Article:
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Time to Die Archives

Jun 28, 2007

Re[6]: Shockah's Time to Die Pitch: 1.0 posted by kza

Just a few quick responses while the baby’s waking up — more later.

If we define back as �back to life� you did. If we define back as �back to Earth�, which is what I was getting at, then I don�t think it�s there. But then, I don�t think Earth figured at all into your concept, so that�s splitting hairs.

Right right right. Gotcha. This is indeed the crux of the whole issue. If you need to go back to Earth for the revivication to work, then it ends on Earth. If you don’t, then it ends on the prison planet. We just need to decide which.


I’ve never seen Silkwood, so the allusion was completely lost on me. I mean, I know what it’s about, but not having an experience of it, it didn’t mean anything to me.

I’m still not sure what my two movie references are, but I’m leaning toward The Fugitive for one of them — that kind of energy and excitement and tension, but with that kind of cool smarts about the whole thing. Also, Speed didn’t make me think of “road trip” at all, and I think it’s kin to The Fugitive — keep it on the table. Also also, completely new pitch coming up. And finally, a critique of yours!

Comments (0) — Category: communications

Jun 28, 2007

Re[5]: Shockah's Time to Die Pitch: 1.0 posted by Martin

One note I just thought of. I’ll bet I threw you off by my blank meets blank statement, so I should describe it a bit. Of course, the need to do so totally negates the spirit of the statement, and shows probably how poor my choices were. But, as a first stab, I picked those two movies because each had elements I thought important to Time To Die.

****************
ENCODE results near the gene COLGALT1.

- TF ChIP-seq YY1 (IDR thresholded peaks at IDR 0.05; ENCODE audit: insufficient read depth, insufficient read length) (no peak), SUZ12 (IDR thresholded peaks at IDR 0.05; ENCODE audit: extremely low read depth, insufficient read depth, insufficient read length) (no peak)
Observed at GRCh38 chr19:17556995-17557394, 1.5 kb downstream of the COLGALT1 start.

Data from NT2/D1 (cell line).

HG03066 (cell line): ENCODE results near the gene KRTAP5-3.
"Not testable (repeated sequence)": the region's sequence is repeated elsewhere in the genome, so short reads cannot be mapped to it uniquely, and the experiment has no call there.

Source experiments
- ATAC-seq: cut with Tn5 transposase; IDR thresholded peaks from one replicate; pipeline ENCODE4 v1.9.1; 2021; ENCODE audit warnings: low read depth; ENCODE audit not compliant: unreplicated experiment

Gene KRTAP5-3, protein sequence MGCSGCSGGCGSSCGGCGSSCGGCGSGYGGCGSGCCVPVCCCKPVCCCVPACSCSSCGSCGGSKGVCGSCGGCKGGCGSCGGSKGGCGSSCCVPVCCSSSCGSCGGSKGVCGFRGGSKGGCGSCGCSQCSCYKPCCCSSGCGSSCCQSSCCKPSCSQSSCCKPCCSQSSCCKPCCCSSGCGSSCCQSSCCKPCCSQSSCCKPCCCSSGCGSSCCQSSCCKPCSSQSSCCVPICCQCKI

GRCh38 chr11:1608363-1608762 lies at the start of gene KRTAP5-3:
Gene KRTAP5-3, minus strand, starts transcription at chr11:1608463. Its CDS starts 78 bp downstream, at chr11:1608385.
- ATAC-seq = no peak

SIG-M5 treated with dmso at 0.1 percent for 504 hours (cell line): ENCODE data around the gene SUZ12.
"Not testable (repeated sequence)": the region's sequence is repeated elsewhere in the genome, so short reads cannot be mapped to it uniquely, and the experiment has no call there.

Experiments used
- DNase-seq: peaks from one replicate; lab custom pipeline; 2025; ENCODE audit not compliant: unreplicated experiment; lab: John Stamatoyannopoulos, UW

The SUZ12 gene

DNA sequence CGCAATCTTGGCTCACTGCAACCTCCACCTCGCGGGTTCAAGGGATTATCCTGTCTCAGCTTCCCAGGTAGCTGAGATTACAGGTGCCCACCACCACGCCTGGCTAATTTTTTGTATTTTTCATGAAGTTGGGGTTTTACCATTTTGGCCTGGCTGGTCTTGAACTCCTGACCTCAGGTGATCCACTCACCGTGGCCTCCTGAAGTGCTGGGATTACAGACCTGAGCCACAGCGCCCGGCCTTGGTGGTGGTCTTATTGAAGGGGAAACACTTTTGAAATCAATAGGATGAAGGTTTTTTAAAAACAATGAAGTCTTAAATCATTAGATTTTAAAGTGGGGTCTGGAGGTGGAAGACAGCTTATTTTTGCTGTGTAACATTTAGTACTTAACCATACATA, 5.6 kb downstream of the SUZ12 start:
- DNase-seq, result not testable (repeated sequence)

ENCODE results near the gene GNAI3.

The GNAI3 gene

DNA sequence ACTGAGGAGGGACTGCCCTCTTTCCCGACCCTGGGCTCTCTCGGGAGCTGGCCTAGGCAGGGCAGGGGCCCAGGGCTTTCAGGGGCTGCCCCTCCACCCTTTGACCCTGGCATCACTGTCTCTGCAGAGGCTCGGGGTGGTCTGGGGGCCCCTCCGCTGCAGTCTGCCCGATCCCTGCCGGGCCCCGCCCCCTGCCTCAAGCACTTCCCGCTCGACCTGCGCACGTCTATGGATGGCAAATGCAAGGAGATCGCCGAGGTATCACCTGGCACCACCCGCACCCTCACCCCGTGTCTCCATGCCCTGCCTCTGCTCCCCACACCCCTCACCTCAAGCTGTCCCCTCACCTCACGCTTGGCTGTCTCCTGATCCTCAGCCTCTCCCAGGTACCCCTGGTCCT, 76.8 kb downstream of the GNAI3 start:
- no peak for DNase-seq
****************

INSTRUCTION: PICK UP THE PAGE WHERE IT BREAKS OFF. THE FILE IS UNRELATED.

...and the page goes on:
Silkwood Picked because I liked the idea of September Rose being tenacious and dedicated to her cause, but without being a caricature of a male character. The obvious choice here might have been Alien or Aliens, but I chose Silkwood because of Streep’s feminine take on strength. I think the trap to avoid here is making September Rose masculine in her actions and demeanor. The question really stands as: how would a real unstoppable woman handle this?

Speed I’m sure this is where the idea of the road trip movie started, and this is where I fell on my face. I picked this movie not because of the driving, but because of the non-stop forward momentum. So, let’s take this one off the table until I think of one that better describes the action I see in my head.

I’ll make an effort to describe better my left-field choices, and I know these weren’t perfect. I just didn’t know we had the option to post without the blank meets blank statement (Oooooooooo! Smack!).

Comments (0) — Category: the screenplay

Jun 27, 2007

Re[4]: Shockah's Time to Die Pitch: 1.0 posted by Martin

I always pictured her getting a call on Earth that her husband won’t be coming home. I find the story compelling because she needs to find a way to the prison and that seems like a huge hurdle to me. But, believe it or not, I don’t think we’re really speaking that different of a language here.

Are you saying the second act is mostly her journey there?

Not at all — this isn’t a road-trip movie in my mind either. The journey could be instantaneous, but it is a huge hurdle she needs to overcome to prove how fucking absolutely impossible-to-get-rid-of she’s going to be in getting her husband back in time for the regeneration (But we could make the trip back to Earth a balls-out, chased by the law and bad guys, running on fumes sort of thing. Or it could be the final break into the prison and pulling a big show to get the body out).

I mean, think about the Warden sitting on his lily white ass (figuratively, at least) up on a rock wondering how the hell he’s going to contain the massive prison riot he’s got, when suddenly the soon-to-be grieving widow that he thought he had contained with patronizing words over the space-phone shows up and taps him on the shoulder?

So, we still have the triangle. We still have her on the rock, she just doesn’t start there. And we can have her in communication with Okkervil before she heads out. I mean, what if Okkervil is losing control of the riot and he helps her get there?